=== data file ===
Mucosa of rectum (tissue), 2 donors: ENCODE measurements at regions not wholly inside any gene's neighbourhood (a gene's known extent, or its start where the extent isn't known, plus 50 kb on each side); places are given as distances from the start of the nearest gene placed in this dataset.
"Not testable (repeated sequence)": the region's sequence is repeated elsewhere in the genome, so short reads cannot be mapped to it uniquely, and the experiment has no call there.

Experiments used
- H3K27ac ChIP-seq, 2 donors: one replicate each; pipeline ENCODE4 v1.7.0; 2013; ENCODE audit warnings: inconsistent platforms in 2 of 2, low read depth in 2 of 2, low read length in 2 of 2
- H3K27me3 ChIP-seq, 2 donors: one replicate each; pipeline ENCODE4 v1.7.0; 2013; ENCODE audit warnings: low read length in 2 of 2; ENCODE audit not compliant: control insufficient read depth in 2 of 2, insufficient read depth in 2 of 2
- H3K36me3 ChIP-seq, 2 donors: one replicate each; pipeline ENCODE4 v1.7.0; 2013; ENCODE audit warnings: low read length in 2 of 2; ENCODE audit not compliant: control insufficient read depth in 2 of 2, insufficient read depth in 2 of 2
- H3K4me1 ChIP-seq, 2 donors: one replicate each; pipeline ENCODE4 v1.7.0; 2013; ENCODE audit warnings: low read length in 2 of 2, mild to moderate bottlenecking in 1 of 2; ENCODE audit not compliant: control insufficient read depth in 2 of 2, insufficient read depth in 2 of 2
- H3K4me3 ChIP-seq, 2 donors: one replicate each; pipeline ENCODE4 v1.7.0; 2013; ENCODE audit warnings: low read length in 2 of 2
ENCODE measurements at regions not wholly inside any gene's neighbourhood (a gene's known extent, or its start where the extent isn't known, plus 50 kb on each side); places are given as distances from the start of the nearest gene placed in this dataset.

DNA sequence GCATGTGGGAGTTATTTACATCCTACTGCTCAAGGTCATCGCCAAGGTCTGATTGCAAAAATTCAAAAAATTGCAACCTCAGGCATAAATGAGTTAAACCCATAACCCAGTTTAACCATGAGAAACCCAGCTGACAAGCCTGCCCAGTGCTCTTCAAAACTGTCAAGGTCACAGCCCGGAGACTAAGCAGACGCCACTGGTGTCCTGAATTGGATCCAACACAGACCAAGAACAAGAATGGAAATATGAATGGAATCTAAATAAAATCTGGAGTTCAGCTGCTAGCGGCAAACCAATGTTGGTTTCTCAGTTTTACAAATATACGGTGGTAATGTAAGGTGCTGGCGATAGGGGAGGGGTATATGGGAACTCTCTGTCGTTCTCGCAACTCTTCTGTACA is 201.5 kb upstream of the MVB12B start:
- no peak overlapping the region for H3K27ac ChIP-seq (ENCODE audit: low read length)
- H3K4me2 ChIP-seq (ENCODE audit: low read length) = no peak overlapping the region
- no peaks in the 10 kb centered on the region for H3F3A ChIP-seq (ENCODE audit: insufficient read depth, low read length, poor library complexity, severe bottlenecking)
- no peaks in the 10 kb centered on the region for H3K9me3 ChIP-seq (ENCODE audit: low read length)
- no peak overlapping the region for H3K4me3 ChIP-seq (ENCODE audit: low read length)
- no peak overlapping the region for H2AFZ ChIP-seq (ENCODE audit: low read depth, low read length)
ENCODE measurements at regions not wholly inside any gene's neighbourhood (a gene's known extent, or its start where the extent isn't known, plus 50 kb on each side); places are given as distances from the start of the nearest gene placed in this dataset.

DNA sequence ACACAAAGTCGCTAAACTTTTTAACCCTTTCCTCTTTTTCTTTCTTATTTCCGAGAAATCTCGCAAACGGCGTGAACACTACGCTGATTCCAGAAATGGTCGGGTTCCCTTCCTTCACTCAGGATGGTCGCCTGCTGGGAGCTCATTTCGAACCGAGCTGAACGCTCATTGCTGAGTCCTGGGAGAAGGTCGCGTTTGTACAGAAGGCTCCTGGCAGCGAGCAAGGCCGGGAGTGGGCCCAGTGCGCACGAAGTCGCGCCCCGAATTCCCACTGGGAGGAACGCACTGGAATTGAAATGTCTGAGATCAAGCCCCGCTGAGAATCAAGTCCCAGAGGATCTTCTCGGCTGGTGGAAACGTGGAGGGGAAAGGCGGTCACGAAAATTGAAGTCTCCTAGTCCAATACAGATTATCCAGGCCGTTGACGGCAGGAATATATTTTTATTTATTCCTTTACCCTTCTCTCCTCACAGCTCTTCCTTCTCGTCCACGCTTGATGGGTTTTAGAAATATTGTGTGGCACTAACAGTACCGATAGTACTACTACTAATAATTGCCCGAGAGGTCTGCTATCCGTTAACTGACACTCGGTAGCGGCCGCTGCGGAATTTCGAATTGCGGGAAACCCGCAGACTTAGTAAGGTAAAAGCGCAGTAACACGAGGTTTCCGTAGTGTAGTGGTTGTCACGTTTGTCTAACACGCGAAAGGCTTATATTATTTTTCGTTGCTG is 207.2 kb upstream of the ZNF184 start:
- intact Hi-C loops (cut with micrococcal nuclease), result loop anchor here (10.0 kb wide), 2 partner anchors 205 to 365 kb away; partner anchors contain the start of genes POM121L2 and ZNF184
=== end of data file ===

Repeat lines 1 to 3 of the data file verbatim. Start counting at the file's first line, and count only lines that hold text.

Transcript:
Mucosa of rectum (tissue), 2 donors: ENCODE measurements at regions not wholly inside any gene's neighbourhood (a gene's known extent, or its start where the extent isn't known, plus 50 kb on each side); places are given as distances from the start of the nearest gene placed in this dataset.
"Not testable (repeated sequence)": the region's sequence is repeated elsewhere in the genome, so short reads cannot be mapped to it uniquely, and the experiment has no call there.

Experiments used